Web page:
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June 15, 2008
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It may not be incorrect, but it smacks too much of jargon and objectivation.
Bob is Bob, he is a person. Why not say: "Bob will be responsible for documentation on this project."?
I was taught to type on a real type-writer and nothing was ever said about double spaces after a full stop. Any possibility this is an Anglo (or even American?) idiosyncracy and that's why this Euro never heard of it? Or are the Dutch the only people in the world not to use two spaces?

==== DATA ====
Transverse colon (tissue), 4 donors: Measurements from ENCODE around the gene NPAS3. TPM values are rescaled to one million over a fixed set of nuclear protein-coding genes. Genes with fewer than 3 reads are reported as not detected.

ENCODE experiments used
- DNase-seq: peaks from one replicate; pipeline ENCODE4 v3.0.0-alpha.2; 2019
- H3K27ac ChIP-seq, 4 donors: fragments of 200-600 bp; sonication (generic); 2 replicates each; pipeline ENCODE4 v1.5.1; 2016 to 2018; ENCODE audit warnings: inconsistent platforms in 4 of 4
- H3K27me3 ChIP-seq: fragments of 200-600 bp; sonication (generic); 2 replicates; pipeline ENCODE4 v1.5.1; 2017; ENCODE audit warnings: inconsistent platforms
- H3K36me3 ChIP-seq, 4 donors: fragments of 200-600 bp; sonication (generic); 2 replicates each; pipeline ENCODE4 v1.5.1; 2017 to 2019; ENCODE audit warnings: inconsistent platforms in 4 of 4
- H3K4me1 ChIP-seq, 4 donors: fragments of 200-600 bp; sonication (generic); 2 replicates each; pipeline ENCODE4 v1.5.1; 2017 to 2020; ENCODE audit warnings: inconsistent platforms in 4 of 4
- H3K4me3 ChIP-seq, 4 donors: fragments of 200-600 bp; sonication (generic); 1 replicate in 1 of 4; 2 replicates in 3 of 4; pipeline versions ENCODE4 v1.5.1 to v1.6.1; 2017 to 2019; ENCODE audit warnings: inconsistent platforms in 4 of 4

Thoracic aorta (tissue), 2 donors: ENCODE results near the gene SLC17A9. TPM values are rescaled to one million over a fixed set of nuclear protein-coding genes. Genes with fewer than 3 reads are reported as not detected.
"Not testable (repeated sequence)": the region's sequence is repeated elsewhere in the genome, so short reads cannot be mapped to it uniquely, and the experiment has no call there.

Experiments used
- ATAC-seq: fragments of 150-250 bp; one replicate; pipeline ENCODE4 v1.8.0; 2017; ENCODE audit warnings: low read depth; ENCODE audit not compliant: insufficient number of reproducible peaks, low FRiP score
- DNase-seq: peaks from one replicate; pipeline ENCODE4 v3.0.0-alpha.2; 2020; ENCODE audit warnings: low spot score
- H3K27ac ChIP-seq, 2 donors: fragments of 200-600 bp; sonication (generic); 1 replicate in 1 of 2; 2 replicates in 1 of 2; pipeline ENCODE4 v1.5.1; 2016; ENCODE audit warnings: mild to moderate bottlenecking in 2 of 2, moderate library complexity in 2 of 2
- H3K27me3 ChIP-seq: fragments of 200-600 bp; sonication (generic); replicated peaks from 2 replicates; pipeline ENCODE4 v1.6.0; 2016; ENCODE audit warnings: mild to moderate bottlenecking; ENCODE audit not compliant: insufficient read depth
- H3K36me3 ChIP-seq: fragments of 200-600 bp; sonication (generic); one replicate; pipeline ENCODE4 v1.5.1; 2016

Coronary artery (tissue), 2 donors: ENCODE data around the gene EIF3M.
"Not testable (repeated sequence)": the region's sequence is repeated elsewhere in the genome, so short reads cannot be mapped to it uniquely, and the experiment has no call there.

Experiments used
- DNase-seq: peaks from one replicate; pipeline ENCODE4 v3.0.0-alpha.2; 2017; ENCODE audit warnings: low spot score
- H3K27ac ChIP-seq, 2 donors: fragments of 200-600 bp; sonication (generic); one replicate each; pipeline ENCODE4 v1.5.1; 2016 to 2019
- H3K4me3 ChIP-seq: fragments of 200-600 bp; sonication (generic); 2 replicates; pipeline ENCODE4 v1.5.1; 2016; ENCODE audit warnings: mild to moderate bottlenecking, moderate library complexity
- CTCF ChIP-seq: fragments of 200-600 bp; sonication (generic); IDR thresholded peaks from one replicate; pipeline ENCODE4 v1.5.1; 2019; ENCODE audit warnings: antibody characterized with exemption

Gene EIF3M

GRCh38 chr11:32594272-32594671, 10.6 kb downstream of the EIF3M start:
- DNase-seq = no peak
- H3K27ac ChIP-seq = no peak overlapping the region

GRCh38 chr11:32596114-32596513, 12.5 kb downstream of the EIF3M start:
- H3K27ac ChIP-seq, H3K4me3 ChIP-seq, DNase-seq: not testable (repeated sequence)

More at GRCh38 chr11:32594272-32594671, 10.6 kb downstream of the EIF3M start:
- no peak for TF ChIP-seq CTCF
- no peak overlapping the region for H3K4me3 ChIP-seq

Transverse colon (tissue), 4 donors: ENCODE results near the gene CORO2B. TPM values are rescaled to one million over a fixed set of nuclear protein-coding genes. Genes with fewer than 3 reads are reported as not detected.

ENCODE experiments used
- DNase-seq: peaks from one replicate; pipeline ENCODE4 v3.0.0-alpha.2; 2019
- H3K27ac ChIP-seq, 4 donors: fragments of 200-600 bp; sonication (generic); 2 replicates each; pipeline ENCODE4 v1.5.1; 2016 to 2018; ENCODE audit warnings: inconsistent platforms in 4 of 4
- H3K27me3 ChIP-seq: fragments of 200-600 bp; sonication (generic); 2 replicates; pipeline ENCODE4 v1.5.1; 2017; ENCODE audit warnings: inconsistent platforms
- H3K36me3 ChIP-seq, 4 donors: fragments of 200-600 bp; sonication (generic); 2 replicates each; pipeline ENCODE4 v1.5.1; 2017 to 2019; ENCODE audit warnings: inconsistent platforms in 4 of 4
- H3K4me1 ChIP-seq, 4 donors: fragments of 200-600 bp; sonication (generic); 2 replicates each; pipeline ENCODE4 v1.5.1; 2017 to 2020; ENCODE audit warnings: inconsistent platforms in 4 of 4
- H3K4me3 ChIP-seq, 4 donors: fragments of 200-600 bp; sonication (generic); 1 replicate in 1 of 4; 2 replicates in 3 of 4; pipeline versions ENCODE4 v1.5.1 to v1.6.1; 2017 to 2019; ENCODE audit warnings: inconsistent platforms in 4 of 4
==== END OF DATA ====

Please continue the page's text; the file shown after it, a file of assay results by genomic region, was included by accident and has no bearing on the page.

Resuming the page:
I'm curious. The topic porsche linked to mentions other uses of full stops in sentences that could confuse the reader. Can someone explain? I can only think of abbreviations and ends of sentences and it should be pretty easy to discern between the full stop at the end of a sentence - as you will just have read a complete sentence and the first word of the next sentence will start with a capital - and a full stop to indicate an abbreviation - after which the sentence will continue.
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